Secrets of the Ancient Goddess

Secrets of the Ancient Goddess

by Brenda Gates Smith

Paperback(Mass Market Paperback)

$6.99

Overview

In the prehistoric land of what is now Turkey, the young beautiful mate of the high priest of the Goddess is exiled from her people for giving birth to her second deformed son. In order to survive, she must help the high priest in his scheme to abduct a priestess from a band of nomadic traders. This is the triumphant story of two women--one who finds honor within another culture, and the other who endures to return home after a brutal separation.

Product Details

ISBN-13: 9780451195470
Publisher: Signet
Publication date: 02/01/1999
Pages: 352
Product dimensions: 4.30(w) x 6.70(h) x 1.04(d)

Customer Reviews

Most Helpful Customer Reviews

See All Customer Reviews

Secrets of the Ancient Goddess 4.4 out of 5 based on 0 ratings. 5 reviews.
Guest More than 1 year ago
Where B.G. Smith has done well is in writing a book which, while steeped in gynocentric mythology and ritual and obviously designed for a predominantly female readership, also has sufficient adventure, powerful male characters, and graphic but not gratuitous sex, to interest the typical male reader. Smith has also done well in not writing a rambling 'fat novel' for her first effort, though she does pack a lot of material into the book. She has kept the story down to two main plot lines and avoided lengthy tangents. While their themes are extremely different, the succinctness of her writing reminds me of Richard Matheson, whose novels and short stories, while evocative, are very efficient in their use of words. In Matheson's case, this is likely linked to his years of screenplay writing where text must be cut to the bone. Similarly in Smith's work, her years of writing advertising copy have served her well in creating a work that reads quickly and fluidly without being exempt of emotion and panorama. Where Secrets of the Ancient Goddess is a bit weak is in its 'Hollywood realism.' It does seem that Smith has researched the era of which she writes in some detail. However, while never stated outright, one gets the impression that however grim the circumstances, the women all have their hair done and the men are each wearing their best shiny sword. Undramatic things like epidemic diseases, endoparasitism, the constant drudgery of hunting and gathering, the lack of basic sanitation and anything but the most rudimentary medicine, and the resultant short life expectancies of the neolithic people are so many things that are glossed over for the sake of the story. There are plenty of brutal killings and rapes and the like, but these are the sorts of plot devices that while perhaps realistic in the context, also simply play well for shock value. On the other hand, the depiction of the characters' evolving response to events in a psycho-theological context is fairly well done, though given the absence of written documents from this era, our recreations of ancient religions are guesses at best. Overall, Secrets of the Ancient Goddess is a solid first novel. The prehistoric novel is certainly a writing niche occupied by a limited number of authors, so B.G. Smith should easily be able to continue in this literary form. The plotting and feel of the novel will appeal more to a female readership, but should not leave men unsatisfied. Besides, if some of us can't take the new female prehistoric heroines we can always go and rent Encino Man.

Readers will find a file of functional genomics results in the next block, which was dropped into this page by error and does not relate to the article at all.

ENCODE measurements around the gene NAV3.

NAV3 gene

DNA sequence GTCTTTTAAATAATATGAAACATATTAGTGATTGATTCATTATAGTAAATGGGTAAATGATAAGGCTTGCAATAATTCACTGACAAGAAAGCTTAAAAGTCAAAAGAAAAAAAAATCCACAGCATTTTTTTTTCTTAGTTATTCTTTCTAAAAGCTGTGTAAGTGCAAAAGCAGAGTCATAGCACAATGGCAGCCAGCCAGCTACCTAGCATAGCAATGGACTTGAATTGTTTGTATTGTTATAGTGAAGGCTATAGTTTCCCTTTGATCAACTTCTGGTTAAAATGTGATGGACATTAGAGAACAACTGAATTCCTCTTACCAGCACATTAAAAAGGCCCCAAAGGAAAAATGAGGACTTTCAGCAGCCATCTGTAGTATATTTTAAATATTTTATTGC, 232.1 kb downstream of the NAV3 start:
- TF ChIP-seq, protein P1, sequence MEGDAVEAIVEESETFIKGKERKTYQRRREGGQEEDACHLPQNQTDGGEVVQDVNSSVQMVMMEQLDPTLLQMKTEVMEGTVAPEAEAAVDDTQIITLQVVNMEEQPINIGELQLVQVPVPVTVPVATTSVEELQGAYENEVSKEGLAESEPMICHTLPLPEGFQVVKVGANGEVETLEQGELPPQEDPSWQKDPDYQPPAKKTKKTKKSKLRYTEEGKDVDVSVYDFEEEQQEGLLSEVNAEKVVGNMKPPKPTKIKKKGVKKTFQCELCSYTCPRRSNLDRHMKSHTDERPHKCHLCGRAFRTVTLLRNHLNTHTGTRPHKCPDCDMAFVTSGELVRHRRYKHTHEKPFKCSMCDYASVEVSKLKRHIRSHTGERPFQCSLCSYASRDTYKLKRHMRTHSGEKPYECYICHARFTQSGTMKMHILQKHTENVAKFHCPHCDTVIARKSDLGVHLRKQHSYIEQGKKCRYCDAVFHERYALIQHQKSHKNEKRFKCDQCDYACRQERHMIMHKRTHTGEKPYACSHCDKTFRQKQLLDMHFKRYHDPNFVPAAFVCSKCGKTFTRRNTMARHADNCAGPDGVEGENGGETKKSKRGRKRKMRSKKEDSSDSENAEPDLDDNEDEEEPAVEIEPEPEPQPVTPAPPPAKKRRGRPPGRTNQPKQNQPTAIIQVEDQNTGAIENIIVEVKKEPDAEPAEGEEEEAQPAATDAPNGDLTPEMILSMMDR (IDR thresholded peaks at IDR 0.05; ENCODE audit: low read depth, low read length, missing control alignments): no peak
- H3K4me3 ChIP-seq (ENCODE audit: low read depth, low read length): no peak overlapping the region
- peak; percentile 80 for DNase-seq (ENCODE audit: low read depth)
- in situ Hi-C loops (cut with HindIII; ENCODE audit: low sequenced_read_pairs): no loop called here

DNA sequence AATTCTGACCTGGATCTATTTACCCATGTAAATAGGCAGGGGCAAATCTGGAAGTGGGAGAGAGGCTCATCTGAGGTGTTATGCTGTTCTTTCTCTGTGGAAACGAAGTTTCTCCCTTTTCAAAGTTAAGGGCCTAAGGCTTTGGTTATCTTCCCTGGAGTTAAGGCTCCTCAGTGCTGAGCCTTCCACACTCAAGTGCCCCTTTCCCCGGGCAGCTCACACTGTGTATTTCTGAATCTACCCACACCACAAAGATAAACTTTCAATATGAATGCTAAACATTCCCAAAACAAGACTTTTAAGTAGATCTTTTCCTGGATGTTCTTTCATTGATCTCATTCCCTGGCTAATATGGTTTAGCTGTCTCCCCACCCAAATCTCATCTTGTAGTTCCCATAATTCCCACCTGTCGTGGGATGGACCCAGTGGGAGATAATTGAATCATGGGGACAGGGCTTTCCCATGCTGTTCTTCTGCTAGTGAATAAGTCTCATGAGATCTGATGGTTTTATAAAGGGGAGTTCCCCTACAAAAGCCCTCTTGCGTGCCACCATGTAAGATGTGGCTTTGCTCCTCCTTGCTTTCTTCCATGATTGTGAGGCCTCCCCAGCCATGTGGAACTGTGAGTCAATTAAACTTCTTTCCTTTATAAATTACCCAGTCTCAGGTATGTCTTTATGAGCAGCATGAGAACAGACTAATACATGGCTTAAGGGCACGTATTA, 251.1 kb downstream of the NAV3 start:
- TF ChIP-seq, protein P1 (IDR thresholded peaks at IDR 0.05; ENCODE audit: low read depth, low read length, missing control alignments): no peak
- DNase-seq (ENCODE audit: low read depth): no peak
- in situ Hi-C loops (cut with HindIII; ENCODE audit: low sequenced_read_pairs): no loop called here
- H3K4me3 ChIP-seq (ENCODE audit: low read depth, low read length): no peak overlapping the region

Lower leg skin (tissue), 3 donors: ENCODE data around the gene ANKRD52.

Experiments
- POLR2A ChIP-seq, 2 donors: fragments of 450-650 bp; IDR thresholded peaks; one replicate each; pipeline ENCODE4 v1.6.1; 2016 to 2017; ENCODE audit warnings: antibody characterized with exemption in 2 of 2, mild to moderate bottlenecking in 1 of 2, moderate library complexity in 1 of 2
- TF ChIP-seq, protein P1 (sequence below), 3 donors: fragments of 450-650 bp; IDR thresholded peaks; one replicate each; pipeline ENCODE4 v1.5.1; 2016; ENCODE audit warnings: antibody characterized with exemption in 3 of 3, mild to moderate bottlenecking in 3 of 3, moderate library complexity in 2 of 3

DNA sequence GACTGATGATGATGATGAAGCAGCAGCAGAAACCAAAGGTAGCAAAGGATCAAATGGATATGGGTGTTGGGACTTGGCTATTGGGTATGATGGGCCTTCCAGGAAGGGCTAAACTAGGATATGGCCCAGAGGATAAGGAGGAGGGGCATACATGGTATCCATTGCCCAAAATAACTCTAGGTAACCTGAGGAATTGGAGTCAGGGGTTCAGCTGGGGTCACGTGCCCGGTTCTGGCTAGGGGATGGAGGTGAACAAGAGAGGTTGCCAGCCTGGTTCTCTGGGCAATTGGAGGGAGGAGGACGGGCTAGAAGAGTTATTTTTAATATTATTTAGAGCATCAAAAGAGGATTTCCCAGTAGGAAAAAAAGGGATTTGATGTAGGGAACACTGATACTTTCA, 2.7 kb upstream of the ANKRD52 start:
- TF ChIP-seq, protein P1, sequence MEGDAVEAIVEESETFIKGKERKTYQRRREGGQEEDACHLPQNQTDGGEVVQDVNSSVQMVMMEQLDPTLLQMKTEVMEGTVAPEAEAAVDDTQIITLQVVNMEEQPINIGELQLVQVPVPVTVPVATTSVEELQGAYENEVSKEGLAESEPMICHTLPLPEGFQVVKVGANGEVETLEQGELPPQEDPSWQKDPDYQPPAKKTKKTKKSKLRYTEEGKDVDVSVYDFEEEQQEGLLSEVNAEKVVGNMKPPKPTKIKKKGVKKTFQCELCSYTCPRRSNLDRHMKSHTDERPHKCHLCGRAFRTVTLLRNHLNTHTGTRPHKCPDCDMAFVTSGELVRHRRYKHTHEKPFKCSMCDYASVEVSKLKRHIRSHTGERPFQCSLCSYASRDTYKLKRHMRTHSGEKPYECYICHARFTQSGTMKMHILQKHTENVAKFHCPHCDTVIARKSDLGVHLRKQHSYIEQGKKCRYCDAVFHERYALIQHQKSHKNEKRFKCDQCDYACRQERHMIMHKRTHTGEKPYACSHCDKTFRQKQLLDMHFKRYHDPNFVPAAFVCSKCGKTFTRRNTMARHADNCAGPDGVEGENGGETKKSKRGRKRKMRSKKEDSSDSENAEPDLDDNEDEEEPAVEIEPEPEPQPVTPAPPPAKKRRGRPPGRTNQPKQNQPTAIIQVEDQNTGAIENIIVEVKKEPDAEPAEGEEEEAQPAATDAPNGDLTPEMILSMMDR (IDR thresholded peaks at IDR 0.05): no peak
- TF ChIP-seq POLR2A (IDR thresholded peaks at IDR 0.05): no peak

Rubygarnet on LibraryThing More than 1 year ago
This is the only book set in Catal Huyuk I've ever found. It's kind of cheesy, but good fun.
Beverly_D More than 1 year ago
Secrets of Ancient Women? Perhaps I read the sequel to this many years ago; now I've finally gotten around to the first novel. Basically it's a tale of two strangers. Yana has been an outcast since before she was born. First her mother, who was supposed to be a priestess and mate with the head priest, instead mated with someone else during the spring festival rituals. Then Yana's mother died. Eventually, Yana was mated to the man who should have been her father, and then bore a stillborn child, then a clubfooted one. To save her baby's life, she has to leave her home village and takes up with a band of traders, who are grateful that she can nurse a baby who recently lost her own mother. But will she be accepted when they enter the home village, or cast out again? Henne, priestess-to-be who is traveling with the band of traders from her home village, ends up kidnapped by the horsemen who worship the Sky God. She may be a slave, or she may be a woman of rack, depending upon her ability to convince the leader and others of the band of her powers. Both women, and their stories, are compelling, interesting, the same yet very different. Is this what was truly occurring in the cradle of civilization, circa 5700 BC? Could be, and in any event, it gives a wonderful look at village life, when cultivation of crops and herds were in their infancy. Well-written, occasionally sexy, and while there is a sequel, this works well as a stand-alone.
Guest More than 1 year ago
This is one of my favorite books. I love historical fiction and this is one of the best I've read so far. I would suggest it to anyone who likes a book filled with adventure, drama, and thrill. the author makes the charcters come to life.
Guest More than 1 year ago
I could hardly put the book down. Its was a wonderful fiction on Yana and the ancient rituals,daily life, and relationships. I enjoy reading about historical fiction related to magic. I would suggest this to anyone who enjoys historical dramas.